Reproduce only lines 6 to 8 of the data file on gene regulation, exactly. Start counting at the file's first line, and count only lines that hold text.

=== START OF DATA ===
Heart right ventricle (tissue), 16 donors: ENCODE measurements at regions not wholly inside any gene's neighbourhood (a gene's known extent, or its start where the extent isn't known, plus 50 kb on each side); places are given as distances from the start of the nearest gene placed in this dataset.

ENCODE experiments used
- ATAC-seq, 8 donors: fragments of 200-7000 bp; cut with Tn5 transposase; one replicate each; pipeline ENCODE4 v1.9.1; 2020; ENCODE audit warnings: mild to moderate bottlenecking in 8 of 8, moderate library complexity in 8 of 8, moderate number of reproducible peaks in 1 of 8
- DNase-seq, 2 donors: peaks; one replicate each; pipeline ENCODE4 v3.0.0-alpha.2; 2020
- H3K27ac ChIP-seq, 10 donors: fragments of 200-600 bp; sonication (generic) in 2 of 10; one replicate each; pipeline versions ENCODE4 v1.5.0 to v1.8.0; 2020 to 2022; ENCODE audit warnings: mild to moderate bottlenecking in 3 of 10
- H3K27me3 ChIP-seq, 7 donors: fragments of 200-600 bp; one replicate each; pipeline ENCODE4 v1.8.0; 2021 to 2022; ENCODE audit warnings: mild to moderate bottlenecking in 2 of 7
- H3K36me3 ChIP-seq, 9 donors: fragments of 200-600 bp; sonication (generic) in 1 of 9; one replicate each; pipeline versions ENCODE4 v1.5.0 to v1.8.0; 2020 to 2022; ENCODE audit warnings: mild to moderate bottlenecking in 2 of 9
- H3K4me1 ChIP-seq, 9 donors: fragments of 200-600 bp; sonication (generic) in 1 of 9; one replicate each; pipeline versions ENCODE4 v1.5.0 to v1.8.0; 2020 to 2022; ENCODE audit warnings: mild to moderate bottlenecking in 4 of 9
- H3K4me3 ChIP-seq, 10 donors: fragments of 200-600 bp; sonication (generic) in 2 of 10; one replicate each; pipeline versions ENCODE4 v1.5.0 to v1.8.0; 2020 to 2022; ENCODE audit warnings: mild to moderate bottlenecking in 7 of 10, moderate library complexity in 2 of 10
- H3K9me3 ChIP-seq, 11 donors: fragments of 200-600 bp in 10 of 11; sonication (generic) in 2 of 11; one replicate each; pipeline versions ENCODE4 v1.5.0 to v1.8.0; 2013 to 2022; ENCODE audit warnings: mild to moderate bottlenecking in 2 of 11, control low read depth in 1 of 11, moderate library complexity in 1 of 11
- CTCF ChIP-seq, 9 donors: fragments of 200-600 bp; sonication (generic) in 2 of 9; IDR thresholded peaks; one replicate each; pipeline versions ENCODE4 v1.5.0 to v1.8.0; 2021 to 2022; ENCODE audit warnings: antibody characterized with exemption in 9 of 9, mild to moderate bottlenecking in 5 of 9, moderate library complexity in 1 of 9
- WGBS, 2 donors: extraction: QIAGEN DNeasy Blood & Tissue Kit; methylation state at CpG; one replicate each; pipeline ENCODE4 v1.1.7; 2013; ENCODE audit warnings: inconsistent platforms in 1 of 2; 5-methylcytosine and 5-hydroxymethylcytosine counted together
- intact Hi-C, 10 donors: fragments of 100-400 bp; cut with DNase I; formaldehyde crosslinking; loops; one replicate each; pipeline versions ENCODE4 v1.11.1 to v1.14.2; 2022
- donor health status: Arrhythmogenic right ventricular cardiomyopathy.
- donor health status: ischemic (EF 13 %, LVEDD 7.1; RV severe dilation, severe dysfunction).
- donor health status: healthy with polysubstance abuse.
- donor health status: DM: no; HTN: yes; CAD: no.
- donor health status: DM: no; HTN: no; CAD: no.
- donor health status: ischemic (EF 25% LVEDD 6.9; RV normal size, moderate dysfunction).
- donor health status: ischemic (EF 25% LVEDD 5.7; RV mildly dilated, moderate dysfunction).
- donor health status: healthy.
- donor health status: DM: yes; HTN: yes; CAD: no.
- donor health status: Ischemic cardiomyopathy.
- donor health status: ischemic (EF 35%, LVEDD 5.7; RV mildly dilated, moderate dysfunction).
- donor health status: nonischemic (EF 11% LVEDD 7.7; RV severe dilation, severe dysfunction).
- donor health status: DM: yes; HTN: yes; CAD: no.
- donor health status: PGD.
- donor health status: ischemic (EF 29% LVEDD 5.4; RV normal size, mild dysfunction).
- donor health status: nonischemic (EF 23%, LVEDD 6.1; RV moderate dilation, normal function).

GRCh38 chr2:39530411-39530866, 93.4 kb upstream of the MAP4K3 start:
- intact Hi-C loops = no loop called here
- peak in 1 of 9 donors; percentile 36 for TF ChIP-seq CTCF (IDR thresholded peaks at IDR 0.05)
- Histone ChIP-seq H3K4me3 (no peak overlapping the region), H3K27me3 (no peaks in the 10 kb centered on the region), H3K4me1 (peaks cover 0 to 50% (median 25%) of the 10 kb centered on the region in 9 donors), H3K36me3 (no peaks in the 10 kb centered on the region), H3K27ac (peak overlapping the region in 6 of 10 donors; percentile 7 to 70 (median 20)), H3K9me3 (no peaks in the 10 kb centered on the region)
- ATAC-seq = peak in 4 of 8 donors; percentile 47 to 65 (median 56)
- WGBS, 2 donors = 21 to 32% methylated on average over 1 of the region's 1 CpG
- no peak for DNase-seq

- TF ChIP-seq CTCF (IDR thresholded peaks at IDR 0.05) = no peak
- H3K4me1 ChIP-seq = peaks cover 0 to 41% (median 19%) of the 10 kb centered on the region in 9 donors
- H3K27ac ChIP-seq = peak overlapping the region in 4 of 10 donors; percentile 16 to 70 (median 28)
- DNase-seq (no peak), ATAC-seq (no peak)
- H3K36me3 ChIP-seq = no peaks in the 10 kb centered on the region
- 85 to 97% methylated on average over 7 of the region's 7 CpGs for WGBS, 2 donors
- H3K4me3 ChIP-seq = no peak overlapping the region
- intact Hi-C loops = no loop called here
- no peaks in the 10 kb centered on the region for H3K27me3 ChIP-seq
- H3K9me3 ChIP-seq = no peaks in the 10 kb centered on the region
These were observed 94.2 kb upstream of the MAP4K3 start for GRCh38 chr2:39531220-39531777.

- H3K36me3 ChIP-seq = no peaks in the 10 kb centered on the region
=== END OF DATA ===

- H3K27me3 ChIP-seq, 7 donors: fragments of 200-600 bp; one replicate each; pipeline ENCODE4 v1.8.0; 2021 to 2022; ENCODE audit warnings: mild to moderate bottlenecking in 2 of 7
- H3K36me3 ChIP-seq, 9 donors: fragments of 200-600 bp; sonication (generic) in 1 of 9; one replicate each; pipeline versions ENCODE4 v1.5.0 to v1.8.0; 2020 to 2022; ENCODE audit warnings: mild to moderate bottlenecking in 2 of 9
- H3K4me1 ChIP-seq, 9 donors: fragments of 200-600 bp; sonication (generic) in 1 of 9; one replicate each; pipeline versions ENCODE4 v1.5.0 to v1.8.0; 2020 to 2022; ENCODE audit warnings: mild to moderate bottlenecking in 4 of 9